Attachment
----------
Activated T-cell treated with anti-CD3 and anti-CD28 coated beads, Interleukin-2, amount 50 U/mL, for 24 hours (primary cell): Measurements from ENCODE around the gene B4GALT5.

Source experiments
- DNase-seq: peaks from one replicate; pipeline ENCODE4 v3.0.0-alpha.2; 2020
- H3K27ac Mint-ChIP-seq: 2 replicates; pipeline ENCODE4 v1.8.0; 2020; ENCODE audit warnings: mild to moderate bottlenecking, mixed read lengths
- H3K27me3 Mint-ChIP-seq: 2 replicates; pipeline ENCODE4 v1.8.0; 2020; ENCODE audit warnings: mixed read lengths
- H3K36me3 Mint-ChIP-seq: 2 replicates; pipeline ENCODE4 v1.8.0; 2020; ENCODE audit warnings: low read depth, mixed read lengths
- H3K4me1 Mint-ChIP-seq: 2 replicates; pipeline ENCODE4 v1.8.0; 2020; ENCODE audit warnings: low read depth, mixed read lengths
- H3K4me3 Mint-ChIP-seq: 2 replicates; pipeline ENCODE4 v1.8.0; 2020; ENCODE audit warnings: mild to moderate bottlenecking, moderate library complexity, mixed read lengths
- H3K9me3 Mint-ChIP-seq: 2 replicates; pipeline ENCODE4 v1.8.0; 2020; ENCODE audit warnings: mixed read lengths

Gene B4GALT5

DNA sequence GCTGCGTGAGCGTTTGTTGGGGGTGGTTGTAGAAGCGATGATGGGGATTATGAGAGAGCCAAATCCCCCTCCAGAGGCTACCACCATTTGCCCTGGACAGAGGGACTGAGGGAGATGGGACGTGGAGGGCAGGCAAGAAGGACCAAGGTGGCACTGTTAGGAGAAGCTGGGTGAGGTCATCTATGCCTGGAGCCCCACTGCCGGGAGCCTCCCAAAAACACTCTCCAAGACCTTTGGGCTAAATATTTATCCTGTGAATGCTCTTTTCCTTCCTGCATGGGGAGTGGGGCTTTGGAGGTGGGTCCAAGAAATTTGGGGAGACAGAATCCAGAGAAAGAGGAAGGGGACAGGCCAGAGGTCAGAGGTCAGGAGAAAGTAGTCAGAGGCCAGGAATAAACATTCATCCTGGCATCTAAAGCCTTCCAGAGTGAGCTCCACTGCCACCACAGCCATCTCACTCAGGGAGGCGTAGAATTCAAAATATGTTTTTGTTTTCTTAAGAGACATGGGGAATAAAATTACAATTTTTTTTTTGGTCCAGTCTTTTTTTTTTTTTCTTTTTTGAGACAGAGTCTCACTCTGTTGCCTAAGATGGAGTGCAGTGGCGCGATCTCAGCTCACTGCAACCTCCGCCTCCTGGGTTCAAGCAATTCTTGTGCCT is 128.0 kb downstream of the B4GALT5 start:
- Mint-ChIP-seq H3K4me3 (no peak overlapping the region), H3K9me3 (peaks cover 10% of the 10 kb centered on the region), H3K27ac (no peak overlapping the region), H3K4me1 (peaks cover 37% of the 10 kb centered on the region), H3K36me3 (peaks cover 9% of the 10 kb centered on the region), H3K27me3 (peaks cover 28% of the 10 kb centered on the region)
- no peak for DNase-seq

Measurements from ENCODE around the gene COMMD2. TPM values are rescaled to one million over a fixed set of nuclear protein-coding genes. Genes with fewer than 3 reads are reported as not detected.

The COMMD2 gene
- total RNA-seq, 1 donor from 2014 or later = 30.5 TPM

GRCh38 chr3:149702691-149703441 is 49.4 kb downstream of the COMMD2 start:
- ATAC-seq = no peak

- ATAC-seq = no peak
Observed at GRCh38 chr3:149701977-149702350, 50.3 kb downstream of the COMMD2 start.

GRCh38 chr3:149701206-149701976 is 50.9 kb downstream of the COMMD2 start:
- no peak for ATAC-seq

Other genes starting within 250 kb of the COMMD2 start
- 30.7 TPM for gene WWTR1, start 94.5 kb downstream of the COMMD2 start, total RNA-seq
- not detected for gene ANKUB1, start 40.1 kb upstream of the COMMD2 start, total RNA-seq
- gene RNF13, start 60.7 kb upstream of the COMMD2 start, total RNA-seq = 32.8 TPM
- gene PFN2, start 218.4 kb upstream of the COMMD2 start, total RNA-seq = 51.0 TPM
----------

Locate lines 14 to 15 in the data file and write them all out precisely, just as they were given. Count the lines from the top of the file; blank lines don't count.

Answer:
Measurements from ENCODE around the gene COMMD2. TPM values are rescaled to one million over a fixed set of nuclear protein-coding genes. Genes with fewer than 3 reads are reported as not detected.

The COMMD2 gene